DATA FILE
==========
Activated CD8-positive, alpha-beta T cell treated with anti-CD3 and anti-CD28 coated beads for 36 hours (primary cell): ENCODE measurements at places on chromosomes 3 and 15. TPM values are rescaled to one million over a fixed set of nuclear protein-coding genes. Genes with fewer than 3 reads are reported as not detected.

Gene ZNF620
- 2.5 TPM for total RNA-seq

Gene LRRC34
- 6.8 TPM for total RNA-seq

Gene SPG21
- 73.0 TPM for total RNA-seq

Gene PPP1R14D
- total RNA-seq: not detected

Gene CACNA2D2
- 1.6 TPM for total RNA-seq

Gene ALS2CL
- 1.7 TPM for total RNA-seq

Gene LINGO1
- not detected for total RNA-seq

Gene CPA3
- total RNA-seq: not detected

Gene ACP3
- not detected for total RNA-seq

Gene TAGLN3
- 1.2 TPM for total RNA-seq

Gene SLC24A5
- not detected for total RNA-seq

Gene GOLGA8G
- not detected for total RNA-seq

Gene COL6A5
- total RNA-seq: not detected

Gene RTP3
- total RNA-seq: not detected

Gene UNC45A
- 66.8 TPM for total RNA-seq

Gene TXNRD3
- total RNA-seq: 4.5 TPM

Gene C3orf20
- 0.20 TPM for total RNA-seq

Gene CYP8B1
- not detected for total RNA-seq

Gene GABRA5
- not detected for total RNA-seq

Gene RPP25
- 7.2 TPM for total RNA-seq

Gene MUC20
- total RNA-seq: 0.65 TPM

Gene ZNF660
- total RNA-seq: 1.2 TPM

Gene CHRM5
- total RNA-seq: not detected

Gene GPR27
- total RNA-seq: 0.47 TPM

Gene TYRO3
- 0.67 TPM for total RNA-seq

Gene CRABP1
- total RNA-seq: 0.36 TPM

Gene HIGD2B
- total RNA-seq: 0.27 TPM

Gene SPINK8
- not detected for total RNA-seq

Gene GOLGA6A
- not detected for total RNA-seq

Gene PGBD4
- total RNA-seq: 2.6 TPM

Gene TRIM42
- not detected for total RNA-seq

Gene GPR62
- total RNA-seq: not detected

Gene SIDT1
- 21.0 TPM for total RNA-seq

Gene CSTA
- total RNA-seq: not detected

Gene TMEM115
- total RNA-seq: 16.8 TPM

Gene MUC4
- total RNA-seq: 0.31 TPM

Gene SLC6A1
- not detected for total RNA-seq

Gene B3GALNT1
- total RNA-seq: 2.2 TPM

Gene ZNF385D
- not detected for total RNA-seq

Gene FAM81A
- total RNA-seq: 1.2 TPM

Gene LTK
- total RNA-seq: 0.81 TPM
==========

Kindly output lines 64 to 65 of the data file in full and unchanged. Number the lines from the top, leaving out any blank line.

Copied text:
Gene GPR62
- total RNA-seq: not detected